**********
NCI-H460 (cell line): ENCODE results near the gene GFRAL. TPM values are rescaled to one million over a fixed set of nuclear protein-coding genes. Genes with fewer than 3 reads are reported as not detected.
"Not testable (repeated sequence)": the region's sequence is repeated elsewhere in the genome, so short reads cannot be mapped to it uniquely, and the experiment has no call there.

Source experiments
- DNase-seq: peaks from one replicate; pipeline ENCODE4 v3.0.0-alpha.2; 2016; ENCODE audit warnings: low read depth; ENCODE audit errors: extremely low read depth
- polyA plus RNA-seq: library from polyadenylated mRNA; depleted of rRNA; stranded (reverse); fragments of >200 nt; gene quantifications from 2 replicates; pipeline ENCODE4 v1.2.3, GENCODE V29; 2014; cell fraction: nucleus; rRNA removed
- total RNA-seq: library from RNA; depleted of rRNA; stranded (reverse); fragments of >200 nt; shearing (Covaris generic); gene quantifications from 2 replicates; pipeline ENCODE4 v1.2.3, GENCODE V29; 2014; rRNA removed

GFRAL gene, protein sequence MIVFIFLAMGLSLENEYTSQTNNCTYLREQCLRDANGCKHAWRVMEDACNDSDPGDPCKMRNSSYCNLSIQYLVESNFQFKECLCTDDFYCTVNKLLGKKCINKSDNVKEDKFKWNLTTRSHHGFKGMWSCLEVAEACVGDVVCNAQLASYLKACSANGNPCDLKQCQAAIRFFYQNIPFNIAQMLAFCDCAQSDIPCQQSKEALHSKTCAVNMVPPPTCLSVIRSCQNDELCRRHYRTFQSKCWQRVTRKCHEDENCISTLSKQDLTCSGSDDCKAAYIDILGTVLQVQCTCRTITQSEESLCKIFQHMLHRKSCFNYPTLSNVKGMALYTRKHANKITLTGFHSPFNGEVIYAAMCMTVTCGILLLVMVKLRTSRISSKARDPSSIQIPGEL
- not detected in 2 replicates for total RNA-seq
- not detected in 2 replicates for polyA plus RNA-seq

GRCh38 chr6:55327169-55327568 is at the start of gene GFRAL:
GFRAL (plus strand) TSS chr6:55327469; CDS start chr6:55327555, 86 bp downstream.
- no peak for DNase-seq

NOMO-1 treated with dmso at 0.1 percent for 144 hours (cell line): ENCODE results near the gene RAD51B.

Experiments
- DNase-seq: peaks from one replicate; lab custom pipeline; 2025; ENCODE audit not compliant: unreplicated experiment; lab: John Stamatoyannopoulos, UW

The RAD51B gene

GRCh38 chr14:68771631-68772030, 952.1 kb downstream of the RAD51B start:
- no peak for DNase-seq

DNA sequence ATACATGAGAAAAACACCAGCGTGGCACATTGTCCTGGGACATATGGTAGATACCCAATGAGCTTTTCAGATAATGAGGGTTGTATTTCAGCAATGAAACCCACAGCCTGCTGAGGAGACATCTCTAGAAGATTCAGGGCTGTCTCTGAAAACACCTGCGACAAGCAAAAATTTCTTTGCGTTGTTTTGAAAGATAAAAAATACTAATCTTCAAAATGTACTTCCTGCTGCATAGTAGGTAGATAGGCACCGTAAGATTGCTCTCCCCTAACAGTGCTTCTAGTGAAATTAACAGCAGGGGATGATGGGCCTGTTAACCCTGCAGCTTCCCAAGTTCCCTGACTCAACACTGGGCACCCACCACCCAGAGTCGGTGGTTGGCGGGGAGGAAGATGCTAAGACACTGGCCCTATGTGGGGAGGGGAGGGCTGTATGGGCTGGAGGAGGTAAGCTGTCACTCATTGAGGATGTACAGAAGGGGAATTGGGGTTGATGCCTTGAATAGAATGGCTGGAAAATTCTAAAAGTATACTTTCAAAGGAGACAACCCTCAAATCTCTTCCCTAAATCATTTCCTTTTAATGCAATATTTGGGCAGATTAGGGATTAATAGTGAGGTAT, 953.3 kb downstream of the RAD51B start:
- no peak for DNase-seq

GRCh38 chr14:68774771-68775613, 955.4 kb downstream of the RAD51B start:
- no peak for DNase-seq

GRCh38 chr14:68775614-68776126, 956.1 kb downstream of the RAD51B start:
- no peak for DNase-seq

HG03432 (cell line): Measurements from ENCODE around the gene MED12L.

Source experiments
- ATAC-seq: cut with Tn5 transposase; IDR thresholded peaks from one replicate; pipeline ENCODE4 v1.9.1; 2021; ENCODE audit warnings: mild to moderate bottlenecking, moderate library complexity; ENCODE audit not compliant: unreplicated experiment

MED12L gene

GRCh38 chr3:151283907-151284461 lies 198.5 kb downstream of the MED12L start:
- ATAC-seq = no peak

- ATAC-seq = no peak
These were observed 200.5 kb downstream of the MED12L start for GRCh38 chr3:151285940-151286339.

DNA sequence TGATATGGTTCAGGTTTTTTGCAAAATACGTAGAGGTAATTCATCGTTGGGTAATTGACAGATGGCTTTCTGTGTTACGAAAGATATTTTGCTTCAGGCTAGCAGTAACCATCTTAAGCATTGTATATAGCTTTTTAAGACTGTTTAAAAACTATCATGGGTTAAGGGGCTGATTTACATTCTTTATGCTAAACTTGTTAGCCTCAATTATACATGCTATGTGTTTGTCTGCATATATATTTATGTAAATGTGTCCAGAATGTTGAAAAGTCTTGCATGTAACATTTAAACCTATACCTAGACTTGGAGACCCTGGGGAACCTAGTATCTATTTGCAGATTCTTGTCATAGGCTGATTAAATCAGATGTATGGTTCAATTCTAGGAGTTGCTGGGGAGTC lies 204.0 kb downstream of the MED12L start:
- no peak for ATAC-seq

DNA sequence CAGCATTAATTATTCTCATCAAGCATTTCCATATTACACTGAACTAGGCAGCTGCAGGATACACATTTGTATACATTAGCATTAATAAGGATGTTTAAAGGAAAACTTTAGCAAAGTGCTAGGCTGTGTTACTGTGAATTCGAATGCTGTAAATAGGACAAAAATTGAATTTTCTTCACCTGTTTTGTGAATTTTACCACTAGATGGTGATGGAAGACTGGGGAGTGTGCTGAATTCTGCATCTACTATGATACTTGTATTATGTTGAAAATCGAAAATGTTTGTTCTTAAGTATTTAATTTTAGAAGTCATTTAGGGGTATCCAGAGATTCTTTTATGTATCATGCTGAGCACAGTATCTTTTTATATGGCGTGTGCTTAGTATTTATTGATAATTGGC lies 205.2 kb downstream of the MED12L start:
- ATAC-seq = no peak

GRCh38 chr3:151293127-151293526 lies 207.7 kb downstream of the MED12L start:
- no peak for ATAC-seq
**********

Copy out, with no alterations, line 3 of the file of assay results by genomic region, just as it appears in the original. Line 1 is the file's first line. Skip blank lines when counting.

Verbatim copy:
Source experiments